Columns Jeffrey Salkin: Martini Judaism Opinion

Why Barbara Bush’s death matters

The Bush family in the early 1960s. Photo courtesy of Creative Commons

Let me get in line, and offer my praises of Barbara Bush. She was a class act, gracious, kind, and straight forward. She has earned her eternal rest, and her family deserves comfort and strength.

But, let me lift up an often-unspoken point about her death.

As it was said of the death of the Thane of Cawdor in Macbeth: “Nothing in his life became him like the leaving it.”

In her final days, Barbara Bush realized that medical intervention was fruitless. She elected to forego any further treatment, and to seek “comfort care.”

This rabbi says: She did it right.

Why?

  • It is a mitzvah to heal the sick.

Exodus 15:26: “For I the Lord am your healer.” We are required to imitate God, to become God’s agents in the holy task of healing.

As Abraham Joshua Heschel wrote: “Medicine is prayer in the form of a deed…The body is a sanctuary, the doctor is a priest…The act of healing is the highest form of the imitation of God.”

  • It is a sin not to heal the sick when we are able to do so.

Leviticus 19:16: “Do not stand idly by the blood of your neighbor.”

According to Maimonides, the great medieval Jewish philosopher and physician, this verse is about healing.

If we do not do everything possible to make a sick person well, then we are standing idly by the blood of our neighbor.

In the words of the late Sir Immanuel Jackobovits, the former Chief Rabbi of Great Britain, and one of the top experts in the world on Jewish bioethics: “The value of human life is infinite and beyond measure, so that any part of life —  even if only an hour or a second — is of precisely the same worth as seventy years of it.”

But what of that painful moment when all realize that healing is no longer possible? What does Judaism ask us to do about the person who is close to death?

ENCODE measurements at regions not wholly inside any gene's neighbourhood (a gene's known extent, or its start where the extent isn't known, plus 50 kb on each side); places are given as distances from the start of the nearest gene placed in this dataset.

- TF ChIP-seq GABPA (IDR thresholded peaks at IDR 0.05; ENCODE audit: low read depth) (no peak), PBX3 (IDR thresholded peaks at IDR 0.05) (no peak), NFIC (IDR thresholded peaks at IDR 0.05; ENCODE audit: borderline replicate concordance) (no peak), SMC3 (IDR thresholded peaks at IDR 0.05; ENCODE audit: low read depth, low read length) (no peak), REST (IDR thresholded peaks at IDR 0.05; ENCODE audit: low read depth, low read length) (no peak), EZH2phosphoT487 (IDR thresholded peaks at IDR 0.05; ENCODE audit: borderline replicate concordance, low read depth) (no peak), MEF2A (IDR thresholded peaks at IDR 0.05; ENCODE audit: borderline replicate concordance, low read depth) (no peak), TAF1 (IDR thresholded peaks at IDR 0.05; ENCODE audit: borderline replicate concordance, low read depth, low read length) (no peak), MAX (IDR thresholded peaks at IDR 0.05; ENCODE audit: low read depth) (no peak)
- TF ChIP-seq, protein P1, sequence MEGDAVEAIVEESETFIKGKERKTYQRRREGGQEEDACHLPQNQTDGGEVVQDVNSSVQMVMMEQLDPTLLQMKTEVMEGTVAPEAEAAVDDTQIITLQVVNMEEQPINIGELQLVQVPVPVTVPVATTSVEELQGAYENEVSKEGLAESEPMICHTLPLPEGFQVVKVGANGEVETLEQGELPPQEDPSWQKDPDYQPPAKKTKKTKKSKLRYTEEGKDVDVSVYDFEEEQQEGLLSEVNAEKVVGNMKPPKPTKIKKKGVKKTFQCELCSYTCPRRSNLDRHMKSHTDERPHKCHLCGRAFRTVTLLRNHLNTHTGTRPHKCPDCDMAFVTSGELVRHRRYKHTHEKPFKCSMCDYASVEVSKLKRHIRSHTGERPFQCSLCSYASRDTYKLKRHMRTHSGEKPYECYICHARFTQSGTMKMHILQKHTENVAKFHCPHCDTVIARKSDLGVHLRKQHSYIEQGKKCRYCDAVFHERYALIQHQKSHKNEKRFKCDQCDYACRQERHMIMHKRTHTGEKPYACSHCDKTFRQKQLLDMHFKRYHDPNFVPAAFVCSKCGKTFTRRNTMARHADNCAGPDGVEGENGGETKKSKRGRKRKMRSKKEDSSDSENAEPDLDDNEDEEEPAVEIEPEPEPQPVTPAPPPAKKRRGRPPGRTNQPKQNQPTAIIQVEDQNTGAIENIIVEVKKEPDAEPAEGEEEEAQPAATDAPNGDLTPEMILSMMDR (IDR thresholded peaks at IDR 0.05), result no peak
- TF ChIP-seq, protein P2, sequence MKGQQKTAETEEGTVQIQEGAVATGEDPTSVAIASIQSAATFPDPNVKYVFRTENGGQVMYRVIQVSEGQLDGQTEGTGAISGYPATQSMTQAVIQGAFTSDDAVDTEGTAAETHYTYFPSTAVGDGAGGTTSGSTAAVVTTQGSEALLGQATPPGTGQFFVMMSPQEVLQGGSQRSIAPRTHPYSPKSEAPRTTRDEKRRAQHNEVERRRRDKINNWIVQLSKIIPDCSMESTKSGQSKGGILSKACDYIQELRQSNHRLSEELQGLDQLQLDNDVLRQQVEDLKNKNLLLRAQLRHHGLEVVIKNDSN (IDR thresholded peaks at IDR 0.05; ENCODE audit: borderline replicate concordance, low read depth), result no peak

When someone is in the final stages of life, the impediments to death may be removed. The physician may refrain from doing that which will prevent death when it is inevitable.

These are the words of the Shulchan Aruch, the classic code of Jewish law:

If there is anything which causes a hindrance to the departure of the soul, such as the presence near the patient’s house of a knocking noise such as wood chopping or if there is salt on the patient’s tongue; and these hinder the soul’s departure, then it is permissible to remove them from there because there is no act involved in this, but only the removal of an external impediment.

I have always appreciated the Talmud’s account of the final hours of Rabbi Joshua.

As he lay dying, his disciples prayed in the next room. They were confident that their prayers would ward off the malach ha‑mavet, the Angel of Death. We read that their prayers were powerful and successful. He was unable to die.

His handmaiden ascended to the roof and, likewise, prayed for his healing.

But, when she saw his agony, she changed her prayer.

“The angels want Rabbi Judah to join them; the mortal ones want him to stay with them. May it be the will of God that the prayer of the angels will overpower the prayer of the mortals.”

The sages continued to pray for his recovery. The handmaiden then took a jar, threw it to the ground — and its shattering interrupted their prayers, and Rabbi Judah died.

That (unnamed, heroic) handmaiden did the right thing.

As the medieval authority, Rabbi Nissim Gerondi, commented: “There comes a time when we should pray for God’s mercy that a person might die.”

The Jewish mandate is to seek healing, vigorously and aggressively. Judaism believes that the value of human life is of paramount importance.

But if there is no hope for true healing, we must recognize that fact; abandon false heroics; and not subject someone to pain if that pain will yield no results.

The author of Ecclesiastes understood it well: “There is a time to be born, and there is a time to die.”

The dying need our presence and our encouragement. They need to be able to tell their stories. They need to be able to share words with their loved ones, to teach even in their final days.

We owe the dying the genuine humaneness of living connection.

The treatment of choice is and always will be company and care.

That is how Barbara Bush left this world.

May her life and memory be a blessing.

 

 

 

 

 

 

 

About the author

Jeffrey Salkin

Rabbi Jeffrey K. Salkin is the spiritual leader of Temple Solel in Hollywood, Fla., and the author of numerous books on Jewish spirituality and ethics, published by Jewish Lights Publishing and Jewish Publication Society.

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